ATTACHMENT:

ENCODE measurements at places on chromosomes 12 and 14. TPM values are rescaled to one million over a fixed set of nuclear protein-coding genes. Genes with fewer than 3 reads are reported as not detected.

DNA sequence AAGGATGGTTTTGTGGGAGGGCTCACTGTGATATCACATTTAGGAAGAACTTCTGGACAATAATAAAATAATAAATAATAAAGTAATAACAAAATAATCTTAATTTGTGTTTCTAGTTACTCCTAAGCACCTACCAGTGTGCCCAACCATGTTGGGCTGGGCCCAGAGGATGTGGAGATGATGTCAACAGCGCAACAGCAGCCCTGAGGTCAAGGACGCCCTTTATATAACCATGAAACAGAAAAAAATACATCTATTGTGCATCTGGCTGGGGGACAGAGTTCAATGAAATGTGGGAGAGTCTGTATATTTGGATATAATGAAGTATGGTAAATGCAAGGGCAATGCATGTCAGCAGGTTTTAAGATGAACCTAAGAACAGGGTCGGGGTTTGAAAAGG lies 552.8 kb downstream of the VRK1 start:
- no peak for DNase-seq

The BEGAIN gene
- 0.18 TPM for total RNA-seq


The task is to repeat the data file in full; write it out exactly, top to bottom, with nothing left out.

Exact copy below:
ENCODE measurements at places on chromosomes 12 and 14. TPM values are rescaled to one million over a fixed set of nuclear protein-coding genes. Genes with fewer than 3 reads are reported as not detected.

DNA sequence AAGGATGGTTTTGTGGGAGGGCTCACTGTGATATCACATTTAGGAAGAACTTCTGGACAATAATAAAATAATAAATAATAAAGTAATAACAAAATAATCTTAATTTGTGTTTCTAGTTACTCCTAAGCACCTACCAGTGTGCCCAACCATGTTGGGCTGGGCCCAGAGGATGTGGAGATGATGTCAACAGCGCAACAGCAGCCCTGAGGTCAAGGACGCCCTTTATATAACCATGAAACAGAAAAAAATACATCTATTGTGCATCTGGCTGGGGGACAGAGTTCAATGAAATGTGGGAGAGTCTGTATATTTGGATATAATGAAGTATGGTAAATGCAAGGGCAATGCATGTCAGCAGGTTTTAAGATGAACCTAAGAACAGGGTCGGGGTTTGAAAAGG lies 552.8 kb downstream of the VRK1 start:
- no peak for DNase-seq

The BEGAIN gene
- 0.18 TPM for total RNA-seq